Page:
They’re looking for attention.
Sometimes, a dog may engage in coprophagia as an attention-seeking behavior. In other words, your dog may eat poop if he knows you don’t like it and he wants to see how you’ll react. If your dog eats poop while you’re present, it could be his way of saying “Hey! Look at me!” It’s also possible that a dog with separation anxiety or boredom might do this when the owner is gone. It’s kind of like when you’re away on a work trip and come home to find your cat has peed on your favorite pair of shoes; she does it because she’s bored or anxious about being left alone for so long.
It’s a diet thing.
Your dog could be eating poop as a way to get nutrients. If your dog is eating poop that is from prey, this is a way to get nutrients from the prey.
Another reason why your dog might be eating poop is if they have a lack of nutrients in their diet, they could eat poop to try to get back on track.
If you are at all concerned with what and how much your dog eats, it’s best to talk with a vet or nutritionist who regularly works with dogs or other pets.
Stress can make dogs eat poop.
The good news is that, generally speaking, dogs don’t eat poop because they are sick or have a dietary deficiency. Most of the time, it’s purely behavioral—and it can usually be changed by providing the right environment for your pup. The first thing to do is examine the way your home operates. Is there plenty of room for your dog to exercise? Is he getting enough attention from you and other dogs in the family? Does he have a place that’s his own where he can escape from loud noises or too much chaos? If so, great! If not, consider making some changes to help your dog feel more comfortable.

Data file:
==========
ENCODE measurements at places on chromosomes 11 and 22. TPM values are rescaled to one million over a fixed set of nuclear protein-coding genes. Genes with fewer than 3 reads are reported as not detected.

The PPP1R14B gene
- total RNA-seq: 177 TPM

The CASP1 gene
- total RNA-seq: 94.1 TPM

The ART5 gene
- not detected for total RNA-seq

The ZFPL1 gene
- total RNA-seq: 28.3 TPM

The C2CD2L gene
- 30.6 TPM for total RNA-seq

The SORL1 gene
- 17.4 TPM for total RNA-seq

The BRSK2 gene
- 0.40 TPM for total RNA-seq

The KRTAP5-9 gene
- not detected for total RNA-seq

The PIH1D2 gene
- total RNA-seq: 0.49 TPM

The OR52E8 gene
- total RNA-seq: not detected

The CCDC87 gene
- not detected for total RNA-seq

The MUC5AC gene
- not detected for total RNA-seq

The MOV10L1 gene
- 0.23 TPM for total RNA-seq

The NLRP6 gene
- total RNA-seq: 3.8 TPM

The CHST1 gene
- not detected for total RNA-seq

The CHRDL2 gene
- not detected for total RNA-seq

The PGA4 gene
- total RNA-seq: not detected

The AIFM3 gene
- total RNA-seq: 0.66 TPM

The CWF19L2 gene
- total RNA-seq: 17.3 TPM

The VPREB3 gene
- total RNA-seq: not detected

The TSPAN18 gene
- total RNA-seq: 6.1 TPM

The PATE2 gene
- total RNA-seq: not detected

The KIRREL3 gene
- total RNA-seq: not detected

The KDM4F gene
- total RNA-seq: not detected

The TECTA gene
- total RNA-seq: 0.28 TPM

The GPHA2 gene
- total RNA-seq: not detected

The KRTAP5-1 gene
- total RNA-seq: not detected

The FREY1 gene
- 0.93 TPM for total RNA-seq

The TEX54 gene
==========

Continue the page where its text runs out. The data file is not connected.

Some dogs just do it out of habit.
If your dog is already eating poop, the first thing you’ll want to do is take them to the vet for a checkup. Sometimes dogs eat poop because there’s something missing in their diet and your vet will be able to tell you whether your dog needs more of a particular nutrient. That being said, if you’ve read this far, it’s likely that your dog’s poop consumption is a habit rather than a symptom of an underlying health condition.
This habit starts young. The majority of puppies learn to eat poop from their mothers and littermates—it’s simply how they were raised! In fact, mothers (and sometimes fathers) actually stimulate their newborns by licking their behinds before they’re even potty trained.
Dogs are also much more likely to make this mistake if they’re surrounded by piles of poop on a regular basis. If it’s everywhere, how can we expect them not to snack on it? Luckily, this problem usually solves itself over time as the newness of puppyhood wears off and the novelty of eating poo disappears with it!
Eating poop is something that nearly all dogs will do at some point, but it’s perfectly normal behavior.
Eating poop is something that nearly all dogs will do at some point, but it’s perfectly normal behavior. Contrary to popular belief, your dog doesn’t eat poop because she is lacking in the vitamin department or because you haven’t been feeding her enough. Your dog also doesn’t eat poop to spite you or because she thinks she’s the boss of the house.
Most dogs outgrow this behavior by adulthood and some never exhibit poopy-eating behaviors at all. It is most common in puppies and older dogs. If your adult dog suddenly starts eating poop out of nowhere, it could be a sign of illness so take him to see a vet!